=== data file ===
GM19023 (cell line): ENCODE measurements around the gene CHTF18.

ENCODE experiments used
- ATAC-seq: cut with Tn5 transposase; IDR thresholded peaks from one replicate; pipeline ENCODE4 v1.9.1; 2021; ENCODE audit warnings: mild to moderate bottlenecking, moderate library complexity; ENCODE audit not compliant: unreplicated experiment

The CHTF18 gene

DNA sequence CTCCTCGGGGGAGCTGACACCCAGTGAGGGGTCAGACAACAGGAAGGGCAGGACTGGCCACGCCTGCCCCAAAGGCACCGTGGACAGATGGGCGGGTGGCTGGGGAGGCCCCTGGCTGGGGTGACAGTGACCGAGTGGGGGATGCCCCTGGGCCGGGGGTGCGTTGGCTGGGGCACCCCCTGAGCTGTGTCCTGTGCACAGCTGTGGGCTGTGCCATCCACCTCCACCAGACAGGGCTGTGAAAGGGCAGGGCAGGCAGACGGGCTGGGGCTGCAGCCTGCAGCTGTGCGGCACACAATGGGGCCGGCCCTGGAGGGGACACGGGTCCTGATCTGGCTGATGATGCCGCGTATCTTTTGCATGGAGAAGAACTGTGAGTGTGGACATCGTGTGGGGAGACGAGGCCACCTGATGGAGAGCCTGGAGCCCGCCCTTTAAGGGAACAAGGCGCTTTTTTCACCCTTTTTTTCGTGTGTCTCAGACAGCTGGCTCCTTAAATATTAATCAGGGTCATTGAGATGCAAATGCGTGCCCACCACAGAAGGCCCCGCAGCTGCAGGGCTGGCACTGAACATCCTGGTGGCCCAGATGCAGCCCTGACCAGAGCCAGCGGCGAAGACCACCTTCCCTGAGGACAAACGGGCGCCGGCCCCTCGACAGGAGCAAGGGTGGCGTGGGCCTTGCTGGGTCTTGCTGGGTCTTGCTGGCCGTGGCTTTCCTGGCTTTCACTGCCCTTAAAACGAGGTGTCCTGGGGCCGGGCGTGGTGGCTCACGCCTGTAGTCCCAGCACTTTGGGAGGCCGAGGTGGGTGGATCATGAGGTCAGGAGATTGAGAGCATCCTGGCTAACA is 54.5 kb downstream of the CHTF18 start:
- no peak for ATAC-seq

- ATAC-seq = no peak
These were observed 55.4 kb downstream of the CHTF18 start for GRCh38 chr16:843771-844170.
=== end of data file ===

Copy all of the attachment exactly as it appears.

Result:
GM19023 (cell line): ENCODE measurements around the gene CHTF18.

ENCODE experiments used
- ATAC-seq: cut with Tn5 transposase; IDR thresholded peaks from one replicate; pipeline ENCODE4 v1.9.1; 2021; ENCODE audit warnings: mild to moderate bottlenecking, moderate library complexity; ENCODE audit not compliant: unreplicated experiment

The CHTF18 gene

DNA sequence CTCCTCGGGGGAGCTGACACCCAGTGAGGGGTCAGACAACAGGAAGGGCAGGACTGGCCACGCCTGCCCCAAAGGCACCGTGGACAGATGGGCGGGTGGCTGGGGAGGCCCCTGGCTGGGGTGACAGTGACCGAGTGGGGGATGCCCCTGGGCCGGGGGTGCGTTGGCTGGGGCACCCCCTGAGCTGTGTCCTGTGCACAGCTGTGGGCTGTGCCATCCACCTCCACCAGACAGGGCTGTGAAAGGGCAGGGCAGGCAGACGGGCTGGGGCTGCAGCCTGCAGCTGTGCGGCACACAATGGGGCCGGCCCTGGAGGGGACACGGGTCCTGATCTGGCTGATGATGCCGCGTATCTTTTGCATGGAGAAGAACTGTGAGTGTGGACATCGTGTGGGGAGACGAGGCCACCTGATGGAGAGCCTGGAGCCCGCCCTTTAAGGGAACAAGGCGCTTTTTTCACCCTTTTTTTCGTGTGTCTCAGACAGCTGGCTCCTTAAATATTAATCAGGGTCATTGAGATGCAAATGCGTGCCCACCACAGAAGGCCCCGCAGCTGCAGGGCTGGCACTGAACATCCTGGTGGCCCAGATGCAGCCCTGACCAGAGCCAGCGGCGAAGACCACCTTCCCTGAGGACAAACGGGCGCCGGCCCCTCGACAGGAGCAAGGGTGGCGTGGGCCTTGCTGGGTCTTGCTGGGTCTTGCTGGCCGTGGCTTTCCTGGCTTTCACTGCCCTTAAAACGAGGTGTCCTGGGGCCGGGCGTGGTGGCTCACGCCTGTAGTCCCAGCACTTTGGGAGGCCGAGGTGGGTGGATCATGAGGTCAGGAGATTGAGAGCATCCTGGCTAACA is 54.5 kb downstream of the CHTF18 start:
- no peak for ATAC-seq

- ATAC-seq = no peak
These were observed 55.4 kb downstream of the CHTF18 start for GRCh38 chr16:843771-844170.